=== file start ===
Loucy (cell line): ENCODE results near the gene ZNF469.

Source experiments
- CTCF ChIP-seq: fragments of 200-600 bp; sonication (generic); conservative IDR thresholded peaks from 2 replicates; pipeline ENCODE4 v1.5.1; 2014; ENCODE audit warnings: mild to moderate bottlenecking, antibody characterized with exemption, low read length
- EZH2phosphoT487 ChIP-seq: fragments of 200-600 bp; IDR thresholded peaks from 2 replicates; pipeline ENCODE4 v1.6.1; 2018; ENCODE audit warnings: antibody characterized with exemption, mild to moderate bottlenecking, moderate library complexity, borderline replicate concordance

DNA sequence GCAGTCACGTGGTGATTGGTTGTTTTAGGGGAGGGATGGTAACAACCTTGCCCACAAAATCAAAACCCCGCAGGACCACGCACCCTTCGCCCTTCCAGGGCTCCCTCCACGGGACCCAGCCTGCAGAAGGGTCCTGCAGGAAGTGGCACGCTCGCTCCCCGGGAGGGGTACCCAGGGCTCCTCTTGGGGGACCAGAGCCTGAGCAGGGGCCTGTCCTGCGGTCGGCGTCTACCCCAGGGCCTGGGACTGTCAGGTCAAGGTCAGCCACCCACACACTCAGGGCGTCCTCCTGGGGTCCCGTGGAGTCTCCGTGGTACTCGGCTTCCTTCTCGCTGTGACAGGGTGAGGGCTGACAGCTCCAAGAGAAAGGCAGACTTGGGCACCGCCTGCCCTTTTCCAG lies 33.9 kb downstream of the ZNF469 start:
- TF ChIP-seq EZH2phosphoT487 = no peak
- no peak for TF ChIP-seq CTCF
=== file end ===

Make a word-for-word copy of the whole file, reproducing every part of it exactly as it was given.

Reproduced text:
Loucy (cell line): ENCODE results near the gene ZNF469.

Source experiments
- CTCF ChIP-seq: fragments of 200-600 bp; sonication (generic); conservative IDR thresholded peaks from 2 replicates; pipeline ENCODE4 v1.5.1; 2014; ENCODE audit warnings: mild to moderate bottlenecking, antibody characterized with exemption, low read length
- EZH2phosphoT487 ChIP-seq: fragments of 200-600 bp; IDR thresholded peaks from 2 replicates; pipeline ENCODE4 v1.6.1; 2018; ENCODE audit warnings: antibody characterized with exemption, mild to moderate bottlenecking, moderate library complexity, borderline replicate concordance

DNA sequence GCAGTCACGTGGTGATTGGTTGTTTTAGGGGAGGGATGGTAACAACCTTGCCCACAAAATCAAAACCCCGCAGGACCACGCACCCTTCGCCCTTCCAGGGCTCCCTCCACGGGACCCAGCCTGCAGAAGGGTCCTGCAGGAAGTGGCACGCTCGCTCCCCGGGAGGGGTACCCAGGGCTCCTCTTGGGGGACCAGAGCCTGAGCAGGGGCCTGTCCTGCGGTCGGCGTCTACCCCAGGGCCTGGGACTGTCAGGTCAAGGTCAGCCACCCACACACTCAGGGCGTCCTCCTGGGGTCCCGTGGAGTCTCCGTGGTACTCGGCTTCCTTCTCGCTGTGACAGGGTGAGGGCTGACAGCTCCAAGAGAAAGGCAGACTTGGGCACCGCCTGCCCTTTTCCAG lies 33.9 kb downstream of the ZNF469 start:
- TF ChIP-seq EZH2phosphoT487 = no peak
- no peak for TF ChIP-seq CTCF